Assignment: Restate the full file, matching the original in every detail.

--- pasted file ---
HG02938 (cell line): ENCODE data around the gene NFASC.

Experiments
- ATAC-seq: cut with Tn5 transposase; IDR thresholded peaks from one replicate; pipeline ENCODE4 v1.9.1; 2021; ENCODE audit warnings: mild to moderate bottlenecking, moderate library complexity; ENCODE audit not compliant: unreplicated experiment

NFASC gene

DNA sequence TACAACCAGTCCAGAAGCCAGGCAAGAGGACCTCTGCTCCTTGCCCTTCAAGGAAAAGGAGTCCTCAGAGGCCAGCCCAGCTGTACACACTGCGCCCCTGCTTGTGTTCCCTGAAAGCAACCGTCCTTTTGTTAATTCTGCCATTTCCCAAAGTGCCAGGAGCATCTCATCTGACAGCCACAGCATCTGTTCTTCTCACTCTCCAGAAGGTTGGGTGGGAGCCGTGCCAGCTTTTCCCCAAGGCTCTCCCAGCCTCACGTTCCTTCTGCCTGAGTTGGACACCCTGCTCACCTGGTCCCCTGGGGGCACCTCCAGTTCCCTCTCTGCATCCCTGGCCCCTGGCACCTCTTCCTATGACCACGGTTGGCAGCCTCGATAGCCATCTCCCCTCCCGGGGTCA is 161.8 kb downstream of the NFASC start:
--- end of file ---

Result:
HG02938 (cell line): ENCODE data around the gene NFASC.

Experiments
- ATAC-seq: cut with Tn5 transposase; IDR thresholded peaks from one replicate; pipeline ENCODE4 v1.9.1; 2021; ENCODE audit warnings: mild to moderate bottlenecking, moderate library complexity; ENCODE audit not compliant: unreplicated experiment

NFASC gene

DNA sequence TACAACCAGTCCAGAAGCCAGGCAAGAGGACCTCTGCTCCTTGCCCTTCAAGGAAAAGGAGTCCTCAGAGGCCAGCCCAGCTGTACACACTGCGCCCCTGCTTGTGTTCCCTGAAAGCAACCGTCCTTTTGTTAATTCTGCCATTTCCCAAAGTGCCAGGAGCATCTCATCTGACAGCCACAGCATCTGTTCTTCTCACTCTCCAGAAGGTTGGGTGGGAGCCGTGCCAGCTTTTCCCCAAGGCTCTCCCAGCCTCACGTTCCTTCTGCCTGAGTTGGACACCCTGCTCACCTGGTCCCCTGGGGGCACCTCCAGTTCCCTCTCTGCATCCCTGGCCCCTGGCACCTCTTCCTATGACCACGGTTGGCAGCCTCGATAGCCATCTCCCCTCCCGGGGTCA is 161.8 kb downstream of the NFASC start: